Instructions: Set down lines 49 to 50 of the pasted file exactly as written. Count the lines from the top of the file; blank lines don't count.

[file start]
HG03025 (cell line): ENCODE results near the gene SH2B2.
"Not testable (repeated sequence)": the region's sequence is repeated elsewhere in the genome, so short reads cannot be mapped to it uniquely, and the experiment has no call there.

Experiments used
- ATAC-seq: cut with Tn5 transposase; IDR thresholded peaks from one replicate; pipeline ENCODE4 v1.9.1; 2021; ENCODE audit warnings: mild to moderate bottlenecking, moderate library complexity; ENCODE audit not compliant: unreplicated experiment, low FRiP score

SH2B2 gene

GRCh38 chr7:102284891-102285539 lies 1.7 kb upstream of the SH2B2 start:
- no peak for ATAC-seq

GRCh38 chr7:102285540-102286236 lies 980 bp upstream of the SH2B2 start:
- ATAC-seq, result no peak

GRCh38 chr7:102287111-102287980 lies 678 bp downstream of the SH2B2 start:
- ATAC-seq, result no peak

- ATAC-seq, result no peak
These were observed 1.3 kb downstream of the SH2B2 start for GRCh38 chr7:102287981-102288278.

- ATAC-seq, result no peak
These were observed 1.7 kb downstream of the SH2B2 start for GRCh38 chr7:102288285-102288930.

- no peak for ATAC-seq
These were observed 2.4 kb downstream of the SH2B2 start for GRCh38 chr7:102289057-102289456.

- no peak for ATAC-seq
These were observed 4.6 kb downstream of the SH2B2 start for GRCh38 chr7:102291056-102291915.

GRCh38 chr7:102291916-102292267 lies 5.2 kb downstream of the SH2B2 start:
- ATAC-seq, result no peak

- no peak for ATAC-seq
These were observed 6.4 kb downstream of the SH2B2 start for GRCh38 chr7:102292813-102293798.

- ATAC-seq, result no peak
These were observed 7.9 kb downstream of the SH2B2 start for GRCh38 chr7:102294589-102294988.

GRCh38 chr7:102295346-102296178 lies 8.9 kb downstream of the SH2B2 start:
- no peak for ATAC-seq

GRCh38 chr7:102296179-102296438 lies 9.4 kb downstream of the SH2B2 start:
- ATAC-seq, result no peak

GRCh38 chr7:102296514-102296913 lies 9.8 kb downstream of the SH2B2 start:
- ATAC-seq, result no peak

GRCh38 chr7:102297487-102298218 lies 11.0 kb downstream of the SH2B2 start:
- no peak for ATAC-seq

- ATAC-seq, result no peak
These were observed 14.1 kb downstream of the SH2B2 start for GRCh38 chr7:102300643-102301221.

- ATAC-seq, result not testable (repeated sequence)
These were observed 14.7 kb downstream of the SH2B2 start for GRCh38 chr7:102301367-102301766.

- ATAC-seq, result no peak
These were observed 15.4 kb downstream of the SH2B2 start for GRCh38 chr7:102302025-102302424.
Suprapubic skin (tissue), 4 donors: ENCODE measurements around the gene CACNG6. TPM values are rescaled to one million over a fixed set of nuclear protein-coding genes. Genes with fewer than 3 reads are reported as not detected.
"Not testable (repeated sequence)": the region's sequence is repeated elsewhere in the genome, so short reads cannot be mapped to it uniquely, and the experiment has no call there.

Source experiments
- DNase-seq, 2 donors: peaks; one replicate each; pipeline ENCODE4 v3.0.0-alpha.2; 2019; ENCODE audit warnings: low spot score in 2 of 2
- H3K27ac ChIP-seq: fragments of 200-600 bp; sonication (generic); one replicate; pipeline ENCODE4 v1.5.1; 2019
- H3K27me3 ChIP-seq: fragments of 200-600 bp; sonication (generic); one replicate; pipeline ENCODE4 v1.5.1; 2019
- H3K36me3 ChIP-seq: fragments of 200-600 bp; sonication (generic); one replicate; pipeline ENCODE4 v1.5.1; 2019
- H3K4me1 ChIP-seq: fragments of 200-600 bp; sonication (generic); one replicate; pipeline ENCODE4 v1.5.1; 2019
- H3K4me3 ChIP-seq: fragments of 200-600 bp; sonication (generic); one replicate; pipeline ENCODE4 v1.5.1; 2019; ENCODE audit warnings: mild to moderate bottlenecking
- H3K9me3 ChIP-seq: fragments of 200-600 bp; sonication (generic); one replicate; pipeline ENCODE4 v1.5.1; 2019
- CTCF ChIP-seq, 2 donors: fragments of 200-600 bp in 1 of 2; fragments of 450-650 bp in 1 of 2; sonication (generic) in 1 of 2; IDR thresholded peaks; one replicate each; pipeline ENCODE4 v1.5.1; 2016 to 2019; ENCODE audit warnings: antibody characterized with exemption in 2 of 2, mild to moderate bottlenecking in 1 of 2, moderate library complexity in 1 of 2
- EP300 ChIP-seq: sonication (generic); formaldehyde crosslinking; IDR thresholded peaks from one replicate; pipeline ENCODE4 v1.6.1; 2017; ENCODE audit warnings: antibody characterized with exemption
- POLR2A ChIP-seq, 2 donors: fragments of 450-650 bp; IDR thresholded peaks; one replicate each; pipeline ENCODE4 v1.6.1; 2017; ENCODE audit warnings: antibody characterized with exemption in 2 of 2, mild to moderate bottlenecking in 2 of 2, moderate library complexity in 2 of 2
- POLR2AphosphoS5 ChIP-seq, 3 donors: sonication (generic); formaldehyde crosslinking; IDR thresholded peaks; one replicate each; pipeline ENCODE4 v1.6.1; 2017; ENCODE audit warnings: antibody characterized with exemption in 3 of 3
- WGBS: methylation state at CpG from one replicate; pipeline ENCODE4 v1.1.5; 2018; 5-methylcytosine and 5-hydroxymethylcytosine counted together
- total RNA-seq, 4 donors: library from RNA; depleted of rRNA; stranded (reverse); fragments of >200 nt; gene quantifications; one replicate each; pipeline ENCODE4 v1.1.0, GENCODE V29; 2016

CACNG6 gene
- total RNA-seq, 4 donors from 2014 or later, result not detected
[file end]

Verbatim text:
- H3K9me3 ChIP-seq: fragments of 200-600 bp; sonication (generic); one replicate; pipeline ENCODE4 v1.5.1; 2019
- CTCF ChIP-seq, 2 donors: fragments of 200-600 bp in 1 of 2; fragments of 450-650 bp in 1 of 2; sonication (generic) in 1 of 2; IDR thresholded peaks; one replicate each; pipeline ENCODE4 v1.5.1; 2016 to 2019; ENCODE audit warnings: antibody characterized with exemption in 2 of 2, mild to moderate bottlenecking in 1 of 2, moderate library complexity in 1 of 2